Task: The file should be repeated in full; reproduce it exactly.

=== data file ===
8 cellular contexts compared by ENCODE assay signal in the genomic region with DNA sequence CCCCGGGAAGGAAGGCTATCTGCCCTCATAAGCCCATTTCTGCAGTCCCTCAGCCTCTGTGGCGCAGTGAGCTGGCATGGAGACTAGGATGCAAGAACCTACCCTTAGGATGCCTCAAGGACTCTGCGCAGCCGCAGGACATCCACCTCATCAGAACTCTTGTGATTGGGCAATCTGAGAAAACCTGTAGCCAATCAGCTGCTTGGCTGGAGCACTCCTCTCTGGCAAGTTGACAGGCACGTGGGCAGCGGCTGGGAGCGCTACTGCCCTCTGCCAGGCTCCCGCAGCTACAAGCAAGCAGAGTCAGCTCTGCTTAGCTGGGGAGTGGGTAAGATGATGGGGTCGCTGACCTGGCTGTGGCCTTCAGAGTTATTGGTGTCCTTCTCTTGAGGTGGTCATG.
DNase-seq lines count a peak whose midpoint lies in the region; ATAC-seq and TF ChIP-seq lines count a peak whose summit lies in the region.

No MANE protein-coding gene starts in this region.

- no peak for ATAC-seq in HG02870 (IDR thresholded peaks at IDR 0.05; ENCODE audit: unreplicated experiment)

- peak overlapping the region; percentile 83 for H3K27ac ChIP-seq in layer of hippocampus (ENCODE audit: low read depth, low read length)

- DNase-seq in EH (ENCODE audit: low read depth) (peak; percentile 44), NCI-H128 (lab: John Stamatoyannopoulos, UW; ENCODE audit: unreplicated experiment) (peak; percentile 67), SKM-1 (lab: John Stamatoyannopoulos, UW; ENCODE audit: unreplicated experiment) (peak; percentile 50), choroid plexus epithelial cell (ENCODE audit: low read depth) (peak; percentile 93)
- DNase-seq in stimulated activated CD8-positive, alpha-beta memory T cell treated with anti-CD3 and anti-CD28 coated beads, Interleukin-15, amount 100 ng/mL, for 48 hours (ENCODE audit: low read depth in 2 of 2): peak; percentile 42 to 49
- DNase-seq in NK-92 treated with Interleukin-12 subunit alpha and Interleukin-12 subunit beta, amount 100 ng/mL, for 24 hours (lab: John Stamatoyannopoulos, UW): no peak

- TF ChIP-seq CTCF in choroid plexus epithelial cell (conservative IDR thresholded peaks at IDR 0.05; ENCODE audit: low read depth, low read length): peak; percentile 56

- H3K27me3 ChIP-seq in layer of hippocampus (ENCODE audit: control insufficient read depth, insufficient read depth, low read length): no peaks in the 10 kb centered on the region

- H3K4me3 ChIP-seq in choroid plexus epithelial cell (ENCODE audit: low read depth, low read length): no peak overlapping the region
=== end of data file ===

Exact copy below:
8 cellular contexts compared by ENCODE assay signal in the genomic region with DNA sequence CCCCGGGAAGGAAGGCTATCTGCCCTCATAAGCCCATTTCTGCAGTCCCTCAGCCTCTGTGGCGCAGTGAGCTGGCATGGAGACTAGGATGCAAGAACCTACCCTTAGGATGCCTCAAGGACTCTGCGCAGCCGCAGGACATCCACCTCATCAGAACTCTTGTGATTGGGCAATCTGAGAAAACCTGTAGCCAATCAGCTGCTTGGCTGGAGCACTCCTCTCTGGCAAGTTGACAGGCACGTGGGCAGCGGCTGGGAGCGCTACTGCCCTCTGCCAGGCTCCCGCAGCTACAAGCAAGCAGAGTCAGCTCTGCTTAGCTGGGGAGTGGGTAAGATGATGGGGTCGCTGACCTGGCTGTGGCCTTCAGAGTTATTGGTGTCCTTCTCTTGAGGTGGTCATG.
DNase-seq lines count a peak whose midpoint lies in the region; ATAC-seq and TF ChIP-seq lines count a peak whose summit lies in the region.

No MANE protein-coding gene starts in this region.

- no peak for ATAC-seq in HG02870 (IDR thresholded peaks at IDR 0.05; ENCODE audit: unreplicated experiment)

- peak overlapping the region; percentile 83 for H3K27ac ChIP-seq in layer of hippocampus (ENCODE audit: low read depth, low read length)

- DNase-seq in EH (ENCODE audit: low read depth) (peak; percentile 44), NCI-H128 (lab: John Stamatoyannopoulos, UW; ENCODE audit: unreplicated experiment) (peak; percentile 67), SKM-1 (lab: John Stamatoyannopoulos, UW; ENCODE audit: unreplicated experiment) (peak; percentile 50), choroid plexus epithelial cell (ENCODE audit: low read depth) (peak; percentile 93)
- DNase-seq in stimulated activated CD8-positive, alpha-beta memory T cell treated with anti-CD3 and anti-CD28 coated beads, Interleukin-15, amount 100 ng/mL, for 48 hours (ENCODE audit: low read depth in 2 of 2): peak; percentile 42 to 49
- DNase-seq in NK-92 treated with Interleukin-12 subunit alpha and Interleukin-12 subunit beta, amount 100 ng/mL, for 24 hours (lab: John Stamatoyannopoulos, UW): no peak

- TF ChIP-seq CTCF in choroid plexus epithelial cell (conservative IDR thresholded peaks at IDR 0.05; ENCODE audit: low read depth, low read length): peak; percentile 56

- H3K27me3 ChIP-seq in layer of hippocampus (ENCODE audit: control insufficient read depth, insufficient read depth, low read length): no peaks in the 10 kb centered on the region

- H3K4me3 ChIP-seq in choroid plexus epithelial cell (ENCODE audit: low read depth, low read length): no peak overlapping the region